A growing number of people in the UK would class themselves as having no religious belief. For many non-religious people, places of worship are utilised only for births, deaths, and marriages. But what if atheists, or people who think of themselves as Humanists, would prefer a non-religious ceremony? Joe Fearn decided to find out more, by interviewing East Sussex Humanist Celebrant Lesley Arnold-Hopkins.
Non-religious funerals were legalised in 1880, but it was approx 100 years before they started to grow in popularity. It’s in the last 15–20 years that the network has grown, and there are now approx 300 celebrants across England and Wales.
Whenever people ask Lesley what she does for a living, the answer can be quite a conversation stopper. “I conduct funerals”.
To many people, death is one of the last taboos. We all know it’s coming, but we choose not to think about it right now. This makes sense; it’s better to spend our time living rather than worrying about dying. This is why Humanist Celebrants also conduct ceremonies for the other important events; weddings, baby namings, coming of age, or anything else that marks a significant time. These Humanist ceremonies are an alternative for those who don’t want a religious ritual.
“It’s still important for people to publicly share the important occasions.” Says Lesley, who is accredited by the British Humanist Association.
“For centuries, religion has given us the rituals to mark these events. For those with a faith, this is the way to go. But a growing number of people are choosing to live without a religious belief and it is vital that they are also able to mark the happy and sad occasions of their lives with their family and friends.”
Lesley became a Humanist Celebrant after both the death of her mother and then a close friend caused her to rethink and reassess her life. She admits it was basically a mid-life crisis compounded by reaching the age of forty. She packed in her regular job, bought a drum kit, (which she still plays) and trained to be a celebrant. Now she has performed nearly 400 ceremonies, and has recently started to train other celebrants.
So what is a typical day in the life of a Humanist Celebrant?
“The simple answer is that there isn’t one!” Lesley says with a laugh.
“Time may be spent visiting families, and finding out what they want in their ceremony. The hours are irregular, conforming to whatever people find convenient, working families tend to arrange an evening meeting. I once held a meeting with a family on holiday in their caravan.”
Lesley emphasises that an important part of a Humanist ceremony is choice. People can write their own ceremonies and vows, and also choose the location and music. No two families are the same and so each ceremony is created individually. In naming ceremonies for example, the ‘Godparents’ make specific commitments, but these are not connected with a church. The commitments are personalised, something along the lines of “I promise to listen, be there for you”, etc. As Lesley says, “People can choose to say what they mean.”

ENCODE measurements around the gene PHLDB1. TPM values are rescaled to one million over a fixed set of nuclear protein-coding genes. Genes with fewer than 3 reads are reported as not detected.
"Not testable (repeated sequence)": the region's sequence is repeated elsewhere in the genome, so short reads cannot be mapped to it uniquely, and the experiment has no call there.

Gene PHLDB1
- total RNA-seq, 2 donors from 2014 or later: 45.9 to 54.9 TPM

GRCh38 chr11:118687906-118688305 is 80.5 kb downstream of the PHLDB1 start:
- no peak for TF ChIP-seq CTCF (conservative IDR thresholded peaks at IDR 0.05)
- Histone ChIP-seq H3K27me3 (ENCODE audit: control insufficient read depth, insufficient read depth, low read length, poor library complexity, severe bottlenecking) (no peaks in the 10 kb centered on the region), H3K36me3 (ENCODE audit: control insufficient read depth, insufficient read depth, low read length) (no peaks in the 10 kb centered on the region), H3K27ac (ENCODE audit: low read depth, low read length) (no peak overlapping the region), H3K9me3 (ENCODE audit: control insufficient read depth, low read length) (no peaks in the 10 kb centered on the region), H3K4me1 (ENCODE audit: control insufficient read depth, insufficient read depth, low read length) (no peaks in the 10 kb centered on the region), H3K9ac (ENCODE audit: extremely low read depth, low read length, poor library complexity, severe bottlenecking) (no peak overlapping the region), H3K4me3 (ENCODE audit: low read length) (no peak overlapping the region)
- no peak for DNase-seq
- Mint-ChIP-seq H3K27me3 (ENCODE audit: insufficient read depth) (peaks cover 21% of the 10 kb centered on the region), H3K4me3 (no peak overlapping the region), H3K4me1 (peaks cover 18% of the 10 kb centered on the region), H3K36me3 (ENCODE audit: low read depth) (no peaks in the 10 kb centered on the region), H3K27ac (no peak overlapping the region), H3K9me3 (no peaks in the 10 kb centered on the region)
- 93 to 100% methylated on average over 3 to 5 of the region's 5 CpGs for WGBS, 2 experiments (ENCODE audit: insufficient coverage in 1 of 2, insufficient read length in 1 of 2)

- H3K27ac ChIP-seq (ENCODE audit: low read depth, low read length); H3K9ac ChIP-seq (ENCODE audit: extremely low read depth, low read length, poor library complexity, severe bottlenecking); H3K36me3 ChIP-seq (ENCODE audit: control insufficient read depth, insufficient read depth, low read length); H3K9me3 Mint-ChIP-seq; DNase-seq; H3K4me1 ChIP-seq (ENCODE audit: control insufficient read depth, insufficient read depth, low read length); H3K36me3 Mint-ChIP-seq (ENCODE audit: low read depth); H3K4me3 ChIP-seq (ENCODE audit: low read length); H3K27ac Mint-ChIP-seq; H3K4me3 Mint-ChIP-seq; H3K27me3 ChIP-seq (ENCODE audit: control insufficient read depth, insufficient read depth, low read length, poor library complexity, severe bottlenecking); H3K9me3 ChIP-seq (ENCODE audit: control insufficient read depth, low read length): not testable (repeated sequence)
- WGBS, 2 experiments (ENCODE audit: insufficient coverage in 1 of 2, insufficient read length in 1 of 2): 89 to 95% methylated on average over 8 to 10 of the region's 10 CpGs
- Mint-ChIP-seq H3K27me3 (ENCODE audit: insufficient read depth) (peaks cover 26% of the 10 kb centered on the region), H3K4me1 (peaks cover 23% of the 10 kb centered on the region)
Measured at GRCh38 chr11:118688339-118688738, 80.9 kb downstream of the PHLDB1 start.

What songs or script do people choose for a typical ceremony?
“There are some very popular poems and songs which are heard regularly,” says Lesley, “but the important thing is that they mean something to the people who have chosen them, rather than being slotted in because it’s expected.”
After the meeting, the ceremony then needs to be written and, if time allows, parts are shown to the family for approval.
“Some people like to hear it fresh on the day, but if folks want to know beforehand, I’ll try to get the eulogy to them, so that they can feel comfortable with what’s being said,” Lesley explains, “this is particularly important when people have had complicated lives, with a lot of light and shade. The ceremony should be truthful, but there’s no need to be over-critical. Part of being human is to make mistakes; the people who are perfect are usually very dull.”
Once the words are complete, the ceremony is conducted. Most funerals are held at the crematorium, but some are at natural burial grounds. Weddings and namings can be held anywhere; gardens, the beach, or even in the pub. (Due to the law relating to weddings, couples still need to register their marriage separately, but once that administration exercise is over, they can have their humanist ceremony wherever they like).
How much does a Humanist Ceremony cost?
“Usually prices for a funeral are a few quid more than the standard Church of England fee. Weddings are somewhere between £350 and £750, and namings are around £200.”
Lesley says she has personally never charged the top rate. This is because having the ceremony at home, in the field of a friendly farmer, on the beach or similar can save costs. Lesley smiles as she remembers once holding a wedding ceremony in the pub car park.
What’s the best bit about being a Celebrant?
“The people I meet and the stories that they tell. Those who feel that they are very unremarkable still have something fascinating about them. This is an opportunity to share that interesting information and to mark the important occasions in their life.”
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